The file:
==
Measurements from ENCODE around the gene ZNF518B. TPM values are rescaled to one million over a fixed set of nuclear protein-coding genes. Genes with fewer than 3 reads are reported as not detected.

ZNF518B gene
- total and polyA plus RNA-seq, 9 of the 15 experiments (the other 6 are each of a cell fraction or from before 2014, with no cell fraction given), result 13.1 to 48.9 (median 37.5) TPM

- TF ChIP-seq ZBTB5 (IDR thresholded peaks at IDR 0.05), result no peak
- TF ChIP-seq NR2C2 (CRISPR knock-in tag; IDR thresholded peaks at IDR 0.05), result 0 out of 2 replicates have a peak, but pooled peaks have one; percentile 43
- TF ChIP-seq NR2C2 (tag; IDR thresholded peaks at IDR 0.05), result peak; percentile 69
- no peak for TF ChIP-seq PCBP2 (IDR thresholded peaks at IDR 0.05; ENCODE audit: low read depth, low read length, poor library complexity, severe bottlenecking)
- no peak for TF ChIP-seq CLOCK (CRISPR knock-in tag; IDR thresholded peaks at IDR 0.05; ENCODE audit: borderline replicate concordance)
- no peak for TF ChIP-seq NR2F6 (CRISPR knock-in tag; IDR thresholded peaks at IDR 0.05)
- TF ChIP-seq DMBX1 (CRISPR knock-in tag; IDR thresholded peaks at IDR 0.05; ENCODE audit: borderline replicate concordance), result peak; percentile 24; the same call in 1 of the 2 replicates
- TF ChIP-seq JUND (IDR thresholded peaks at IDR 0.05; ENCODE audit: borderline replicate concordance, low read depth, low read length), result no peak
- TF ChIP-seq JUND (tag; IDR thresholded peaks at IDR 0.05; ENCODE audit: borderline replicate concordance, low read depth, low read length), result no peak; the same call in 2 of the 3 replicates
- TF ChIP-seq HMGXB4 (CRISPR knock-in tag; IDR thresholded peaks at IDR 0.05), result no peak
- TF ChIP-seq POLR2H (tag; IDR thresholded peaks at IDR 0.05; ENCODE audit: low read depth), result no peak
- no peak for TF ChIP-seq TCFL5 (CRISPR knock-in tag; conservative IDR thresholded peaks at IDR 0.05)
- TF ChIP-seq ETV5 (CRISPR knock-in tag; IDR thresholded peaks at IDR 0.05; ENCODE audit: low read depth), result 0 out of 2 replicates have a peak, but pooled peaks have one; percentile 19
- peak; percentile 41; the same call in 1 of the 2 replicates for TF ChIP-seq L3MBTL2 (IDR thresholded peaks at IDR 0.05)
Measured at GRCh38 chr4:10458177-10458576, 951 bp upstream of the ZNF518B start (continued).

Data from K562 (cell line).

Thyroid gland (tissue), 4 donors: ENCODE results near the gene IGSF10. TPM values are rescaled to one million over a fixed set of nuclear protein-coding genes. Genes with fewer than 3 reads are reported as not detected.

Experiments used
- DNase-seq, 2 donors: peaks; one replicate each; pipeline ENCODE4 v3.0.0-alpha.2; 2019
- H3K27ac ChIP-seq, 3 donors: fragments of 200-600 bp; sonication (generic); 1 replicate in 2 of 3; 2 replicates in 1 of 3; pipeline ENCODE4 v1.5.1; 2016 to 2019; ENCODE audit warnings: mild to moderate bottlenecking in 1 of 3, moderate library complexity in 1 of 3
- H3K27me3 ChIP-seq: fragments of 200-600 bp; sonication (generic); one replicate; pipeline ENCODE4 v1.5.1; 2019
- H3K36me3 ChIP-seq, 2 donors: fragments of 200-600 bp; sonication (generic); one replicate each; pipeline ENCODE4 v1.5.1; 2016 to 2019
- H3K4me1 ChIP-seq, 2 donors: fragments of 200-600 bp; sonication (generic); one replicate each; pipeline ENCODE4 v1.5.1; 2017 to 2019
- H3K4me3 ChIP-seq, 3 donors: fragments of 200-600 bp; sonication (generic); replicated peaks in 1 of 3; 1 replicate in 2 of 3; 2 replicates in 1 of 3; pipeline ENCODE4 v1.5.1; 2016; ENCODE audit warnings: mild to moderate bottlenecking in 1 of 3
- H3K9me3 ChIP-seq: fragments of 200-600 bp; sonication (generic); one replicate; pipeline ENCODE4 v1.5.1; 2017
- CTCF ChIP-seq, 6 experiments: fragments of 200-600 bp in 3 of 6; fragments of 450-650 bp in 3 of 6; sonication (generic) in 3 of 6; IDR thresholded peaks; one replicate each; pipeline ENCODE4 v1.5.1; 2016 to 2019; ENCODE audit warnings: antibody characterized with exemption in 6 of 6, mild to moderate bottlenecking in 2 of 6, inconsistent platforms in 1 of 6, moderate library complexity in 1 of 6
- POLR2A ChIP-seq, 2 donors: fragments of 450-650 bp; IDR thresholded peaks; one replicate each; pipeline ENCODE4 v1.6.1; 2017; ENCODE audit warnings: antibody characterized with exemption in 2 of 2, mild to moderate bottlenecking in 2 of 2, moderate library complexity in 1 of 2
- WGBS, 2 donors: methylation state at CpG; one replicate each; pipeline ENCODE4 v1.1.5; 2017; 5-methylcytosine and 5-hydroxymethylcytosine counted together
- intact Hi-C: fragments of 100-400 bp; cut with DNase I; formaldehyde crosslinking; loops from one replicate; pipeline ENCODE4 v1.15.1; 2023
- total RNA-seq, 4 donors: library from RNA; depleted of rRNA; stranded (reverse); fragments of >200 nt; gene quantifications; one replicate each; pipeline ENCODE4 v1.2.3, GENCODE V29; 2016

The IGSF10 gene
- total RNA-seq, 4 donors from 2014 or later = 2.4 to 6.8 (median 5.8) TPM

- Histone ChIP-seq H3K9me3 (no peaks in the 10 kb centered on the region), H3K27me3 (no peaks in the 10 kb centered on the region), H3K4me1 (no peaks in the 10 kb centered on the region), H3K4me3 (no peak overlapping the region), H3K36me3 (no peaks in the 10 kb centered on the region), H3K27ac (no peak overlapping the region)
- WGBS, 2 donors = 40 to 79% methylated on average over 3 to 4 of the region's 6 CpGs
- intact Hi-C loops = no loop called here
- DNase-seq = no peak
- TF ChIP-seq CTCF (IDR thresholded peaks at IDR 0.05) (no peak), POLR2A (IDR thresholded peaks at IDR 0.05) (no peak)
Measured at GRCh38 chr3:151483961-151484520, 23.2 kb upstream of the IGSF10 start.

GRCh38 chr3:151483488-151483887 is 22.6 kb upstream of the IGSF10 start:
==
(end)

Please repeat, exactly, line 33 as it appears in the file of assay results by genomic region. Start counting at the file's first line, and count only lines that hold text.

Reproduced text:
- total RNA-seq, 4 donors: library from RNA; depleted of rRNA; stranded (reverse); fragments of >200 nt; gene quantifications; one replicate each; pipeline ENCODE4 v1.2.3, GENCODE V29; 2016